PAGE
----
JF: You were quoted in an interview in the Toronto Star in 2013 ahead of Rwanda Day where you stated, “We want true reconciliation, freedom and economic progress.” Yet, Rwanda is hailed as an economic success story, via their development, in the West. Why do the mixed messages differ so greatly?
EH: It’s an open secret that the Rwandan regime is among the most generous patrons of lobbying agencies in various foreign capitals. Despite its image being keenly and constantly polished, the truth on the ground keeps coming up to state the opposite. To illustrate the above, let’s look at two so-called success stories: fight against poverty reduction and income distribution.
According to the World Bank, 63% of the population lived on less than $ 1.25 per day in 2011. That is exactly the same proportion as in 1985. So, despite the hundreds of millions of dollars that were handed to the regime placing Rwanda among the top destinations for international aid, the majority of the population suffers as much poverty as thirty years ago!
With respect to income distribution, facts speak to a less vibrant economy than the government would have us believe. The proportion of the richest 20% in the national income climbed from 39% in 1985 to 51% in 2000 then rose further to reach 57% in 2011. In other words, 80 % of the population in 2011 shared only 43% of the country’s production. That’s exactly the share of income of the 10% richest people. Unfortunately, this is specific to societies where leaders don’t care about the well-being of the majority of the population. It underscores once again the impossibility of combating poverty in Rwanda without first solving the political problems.
JF: Why does Rwanda lack poverty reduction programs in rural areas? Is it that the rural areas are primarily Hutu or simply a location issue with the greater focus being on Kigali?
EH: To an untrained eye, extreme poverty that continues to plague rural areas might seem like a simple consequence of a difficult policy decision where scarce resources are allocated to Kigali and other cities instead of the campaigns. However, given the regime’s documented tendency to consider Hutus as second class citizens, this situation is in total agreement with other discriminatory policies against Hutus who predominantly live in rural areas. It concords with the already mentioned non assistance of Hutu survivors, the violation of their most fundamental rights, and more recently the “Ndi Umunyarwanda” program which, in order to conceptualize the practices that discriminate against them indefinitely, obliges all Hutus, even those who were not born in 1994, to ask for forgiveness for the crimes committed by their congeners.
JF: Access and affordability of education is key to poverty reduction in any society. The government of Rwanda proudly boasts free education and high enrollment rates but your figures from 2009 paint a different picture. Poverty continues to be a pervasive problem in Rwanda as well as low education enrollment. If education is free for all in Rwanda why are the poorest in Rwanda continuing to struggle to pay for education?
EH: To better assess the picture, let’s review the overall plan and compare Rwanda to similar countries, in this case Sub-Saharan Africa.
According to the 2014 UNDP report, the rate of school dropout was 64.4% among children at the elementary level while the average for Sub-Saharan Africa was 37.7%. According to the same report, the average length of education in Rwanda is 3.3 years, while the average for Sub-Saharan Africa is 4.6 years. Finally, the population over 25 years old who completed a high school education or higher was 7.7% in Rwanda, when Sub-Saharan Africa average was 28%. These figures are a clearly not good cause for celebration if the concern about the well-being of the population in Rwanda is real.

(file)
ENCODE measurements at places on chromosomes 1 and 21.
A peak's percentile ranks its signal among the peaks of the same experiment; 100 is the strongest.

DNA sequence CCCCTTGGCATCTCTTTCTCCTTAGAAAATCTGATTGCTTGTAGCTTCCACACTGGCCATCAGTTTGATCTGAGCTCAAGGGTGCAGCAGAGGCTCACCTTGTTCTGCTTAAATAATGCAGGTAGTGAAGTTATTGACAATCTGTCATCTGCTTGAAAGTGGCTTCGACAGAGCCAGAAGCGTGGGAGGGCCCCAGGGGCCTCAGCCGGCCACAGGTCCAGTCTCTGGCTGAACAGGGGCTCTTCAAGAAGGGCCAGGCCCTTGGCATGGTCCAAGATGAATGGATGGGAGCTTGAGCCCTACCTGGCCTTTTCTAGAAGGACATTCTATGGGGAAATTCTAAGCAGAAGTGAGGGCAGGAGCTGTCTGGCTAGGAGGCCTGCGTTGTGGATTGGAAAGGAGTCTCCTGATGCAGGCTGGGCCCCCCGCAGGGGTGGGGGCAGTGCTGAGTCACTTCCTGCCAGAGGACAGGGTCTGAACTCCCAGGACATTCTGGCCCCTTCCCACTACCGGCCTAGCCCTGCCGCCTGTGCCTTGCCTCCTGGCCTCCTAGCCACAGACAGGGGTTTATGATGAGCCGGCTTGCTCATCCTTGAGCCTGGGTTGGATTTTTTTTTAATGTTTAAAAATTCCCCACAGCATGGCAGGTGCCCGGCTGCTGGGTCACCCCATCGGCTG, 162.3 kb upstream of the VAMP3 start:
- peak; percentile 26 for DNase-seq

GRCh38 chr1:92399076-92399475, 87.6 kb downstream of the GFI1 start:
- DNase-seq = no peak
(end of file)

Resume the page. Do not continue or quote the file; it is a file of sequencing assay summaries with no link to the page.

Obviously, it is among the most vulnerable that the impact is largest, and they are a big fraction of the population. In fact, 34.6% of the Rwandan people live in extreme poverty. These are people who struggle for a meal even once per day. So, it is not surprising that adverse effects on education are this durable.
JF: What are your thoughts on Christine Lagarde’s, of the IMF, visit to Rwanda and the statements she made while there? Do you think her visit will effect change for the positive in Rwanda? Does Kagame only respond to such pressure when money is at stake?
EH: Ms. Lagarde’s speech raised some crucial points but, at the same time, it showered the regime in Kigali with unwarranted praise. For that reason, I doubt it will bring about positive change in Rwanda. For example, she commended Rwanda for its governance, but two days after her speech, Transparency International Rwanda issued a report revealing that all 30 districts of Rwanda are plagued by bad management of public funds. Just for fiscal year 2012/13, corrupt misconduct accounted for RWF 107.2 billion on a budget allocation of RWF 277.9 billion. Furthermore, it is common knowledge that president Kagame is entangled in huge conflicts of interest that cannot be tolerated in any well-run society. He grants enormous public contracts to an RPF company – Crystal Ventures, of which he is president and which is the second largest employer in Rwanda behind only the government. Ignoring such blatant abuse and many others will be interpreted as an unjustified recognition for the regime extremely deplorable practices.
JF: In your opinion, what changes need to happen for all Rwandans to have economic equality inside Rwanda? What do you see at the top priorities for economic change in Rwanda?
EH: As I already mentioned, economic development requires some prerequisites in the business environment. It is indispensable, for example, that people enjoy economic freedom and that property rights are respected and protected. There must be political stability based on democratic principles. However, we know that none of these conditions is met in Rwanda. The greatest violations of economic rights are perpetrated against peasants and farmers who cannot use their land and dispose of their crops as they see fit for their families. Similarly, under various pretexts, people are dispossessed of their property and/or killed because of their possessions. The case of businessman Assinapol Rwigara recently murdered while he had pending lawsuits against the Rwandan authorities to recover his possessions is very eloquent.
Rwanda should make good use of the existing regional integration bodies like the East African Community (EAC) and the “Communauté Économique des Pays des Grands Lacs” (CEPGL). Unfortunately, due to its belligerent adventures, Rwanda has become the epicenter of instability in the African Great Lakes region.
Rwanda is in urgent need for foreign capital and better integration to regional markets to grow. However, it will not get there until it has cleaned up the business environment by adopting the principles enunciated above and has eliminated the risk of instability by becoming a rule of law state based on principles of democracy and fairness.